IMR Press / FBL / Volume 20 / Issue 8 / DOI: 10.2741/4368

Frontiers in Bioscience-Landmark (FBL) is published by IMR Press from Volume 26 Issue 5 (2021). Previous articles were published by another publisher on a subscription basis, and they are hosted by IMR Press on as a courtesy and upon agreement with Frontiers in Bioscience.

Lactic dehydrogenase and cancer: an overview
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1 Department of Molecular Medicine and Medical Biotechnology, University of Naples Federico II, via Pansini, 5, 80131 Naples, Italy
2 Department of Biochemistry, Biophysics and General Pathology. Second University of Naples, Medical School, Via L. De Crecchio 7, 80138 Naples, Italy
3 Department of Chemical Sciences, University of Naples Federico II, via Cintia 21, 80126 Naples, Italy
4 Department of Advanced Biomedical Sciences, University of Naples Federico II, via Pansini, 5, 80131 Naples, Italy
Front. Biosci. (Landmark Ed) 2015, 20(8), 1234–1249;
Published: 1 June 2015

Despite the intense scientific efforts made, there are still many tumors that are difficult to treat and the percentage of patient survival in the long-term is still too low. Thus, new approaches to the treatment of cancer are needed. Cancer is a highly heterogeneous and complex disease, whose development requires a reorganization of cell metabolism. Most tumor cells downregulate mitochondrial oxidative phosphorylation and increase the rate of glucose consumption and lactate release, independently of oxygen availability (Warburg effect). This metabolic rewiring is largely believed to favour tumor growth and survival, although the underlying molecular mechanisms are not completely understood. Importantly, the correlation between the aerobic glycolysis and cancer is widely regarded as a useful biochemical basis for the development of novel anticancer strategies. Among the enzymes involved in glycolysis, lactate dehydrogenase (LDH) is emerging as a very attractive target for possible pharmacological approaches in cancer therapy. This review addresses the state of the art and the perspectives concerning LDH both as a useful diagnostic marker and a relevant molecular target in cancer therapy and management.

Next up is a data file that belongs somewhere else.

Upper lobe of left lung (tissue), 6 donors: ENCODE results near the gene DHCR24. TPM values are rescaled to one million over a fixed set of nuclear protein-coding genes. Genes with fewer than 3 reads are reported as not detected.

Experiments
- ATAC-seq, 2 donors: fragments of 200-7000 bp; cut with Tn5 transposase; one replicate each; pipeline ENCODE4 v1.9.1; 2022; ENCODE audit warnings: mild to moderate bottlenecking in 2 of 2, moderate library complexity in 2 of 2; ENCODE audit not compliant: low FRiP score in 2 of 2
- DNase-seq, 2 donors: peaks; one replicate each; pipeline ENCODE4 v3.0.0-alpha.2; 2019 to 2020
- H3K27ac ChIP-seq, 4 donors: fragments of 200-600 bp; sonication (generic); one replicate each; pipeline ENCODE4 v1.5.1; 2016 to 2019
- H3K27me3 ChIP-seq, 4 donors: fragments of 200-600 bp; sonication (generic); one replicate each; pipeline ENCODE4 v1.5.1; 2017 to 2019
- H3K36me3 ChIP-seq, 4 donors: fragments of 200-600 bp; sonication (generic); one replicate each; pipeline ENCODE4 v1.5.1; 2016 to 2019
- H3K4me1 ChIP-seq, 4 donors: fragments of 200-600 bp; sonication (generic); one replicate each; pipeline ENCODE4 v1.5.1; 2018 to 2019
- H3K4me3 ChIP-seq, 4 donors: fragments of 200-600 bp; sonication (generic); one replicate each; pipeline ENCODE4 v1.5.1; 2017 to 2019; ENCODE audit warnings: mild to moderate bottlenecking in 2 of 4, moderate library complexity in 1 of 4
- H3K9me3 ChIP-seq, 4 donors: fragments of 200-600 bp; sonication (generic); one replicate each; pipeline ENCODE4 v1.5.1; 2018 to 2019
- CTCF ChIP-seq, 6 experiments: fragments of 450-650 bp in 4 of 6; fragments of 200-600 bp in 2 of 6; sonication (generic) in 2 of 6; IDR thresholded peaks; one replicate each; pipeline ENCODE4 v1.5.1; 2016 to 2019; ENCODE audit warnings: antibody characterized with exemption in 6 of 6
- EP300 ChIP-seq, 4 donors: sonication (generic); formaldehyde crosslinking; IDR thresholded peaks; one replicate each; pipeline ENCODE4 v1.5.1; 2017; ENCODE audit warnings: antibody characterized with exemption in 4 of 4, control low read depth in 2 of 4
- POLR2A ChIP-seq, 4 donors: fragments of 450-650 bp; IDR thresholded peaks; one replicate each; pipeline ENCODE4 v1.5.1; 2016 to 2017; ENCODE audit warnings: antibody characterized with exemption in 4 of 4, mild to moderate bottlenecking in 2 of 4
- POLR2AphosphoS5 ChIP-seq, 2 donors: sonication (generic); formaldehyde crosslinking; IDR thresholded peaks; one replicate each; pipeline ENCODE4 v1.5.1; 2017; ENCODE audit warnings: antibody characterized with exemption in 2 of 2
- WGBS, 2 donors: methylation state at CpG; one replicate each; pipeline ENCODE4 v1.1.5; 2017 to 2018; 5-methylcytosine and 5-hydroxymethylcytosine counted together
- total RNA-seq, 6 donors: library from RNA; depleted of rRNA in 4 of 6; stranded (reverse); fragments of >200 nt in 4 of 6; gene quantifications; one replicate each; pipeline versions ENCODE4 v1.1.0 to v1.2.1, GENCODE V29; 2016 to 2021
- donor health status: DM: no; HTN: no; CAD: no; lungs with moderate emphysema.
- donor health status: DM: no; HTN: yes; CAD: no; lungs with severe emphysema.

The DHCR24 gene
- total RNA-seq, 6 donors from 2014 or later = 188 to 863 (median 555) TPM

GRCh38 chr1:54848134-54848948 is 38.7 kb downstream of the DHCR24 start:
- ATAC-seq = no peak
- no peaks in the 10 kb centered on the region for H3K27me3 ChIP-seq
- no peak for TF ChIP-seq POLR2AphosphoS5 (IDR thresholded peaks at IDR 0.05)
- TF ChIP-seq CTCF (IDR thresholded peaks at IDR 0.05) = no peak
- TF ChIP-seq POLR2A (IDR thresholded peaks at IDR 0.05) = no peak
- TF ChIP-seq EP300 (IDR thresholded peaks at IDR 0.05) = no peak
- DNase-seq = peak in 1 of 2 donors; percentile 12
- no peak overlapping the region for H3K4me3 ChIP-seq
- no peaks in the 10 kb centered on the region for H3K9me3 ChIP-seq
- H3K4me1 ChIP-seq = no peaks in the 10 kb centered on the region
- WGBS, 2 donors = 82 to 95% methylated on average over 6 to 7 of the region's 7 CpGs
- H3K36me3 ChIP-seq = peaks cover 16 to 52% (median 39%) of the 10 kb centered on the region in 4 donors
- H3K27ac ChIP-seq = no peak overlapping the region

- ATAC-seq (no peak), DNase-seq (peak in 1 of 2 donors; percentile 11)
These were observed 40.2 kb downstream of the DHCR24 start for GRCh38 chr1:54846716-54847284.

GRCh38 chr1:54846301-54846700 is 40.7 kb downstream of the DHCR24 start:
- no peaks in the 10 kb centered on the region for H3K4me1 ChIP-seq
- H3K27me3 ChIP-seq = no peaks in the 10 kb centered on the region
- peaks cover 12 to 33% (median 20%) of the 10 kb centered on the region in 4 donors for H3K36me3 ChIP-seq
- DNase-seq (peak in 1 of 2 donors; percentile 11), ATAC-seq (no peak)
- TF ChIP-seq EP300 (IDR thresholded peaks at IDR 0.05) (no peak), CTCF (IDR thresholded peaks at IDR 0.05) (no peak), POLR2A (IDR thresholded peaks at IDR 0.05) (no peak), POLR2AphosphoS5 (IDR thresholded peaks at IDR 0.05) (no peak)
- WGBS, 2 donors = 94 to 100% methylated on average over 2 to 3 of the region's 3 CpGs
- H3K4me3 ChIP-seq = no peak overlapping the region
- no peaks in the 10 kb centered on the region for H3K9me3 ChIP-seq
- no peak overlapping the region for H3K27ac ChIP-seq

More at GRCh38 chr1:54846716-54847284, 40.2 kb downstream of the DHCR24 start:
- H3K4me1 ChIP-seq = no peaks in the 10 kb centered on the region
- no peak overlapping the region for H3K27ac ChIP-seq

Aerobic Glycolysis
Energy Metabolism
Drug Target
Cancer Therapy
Tumor Marker
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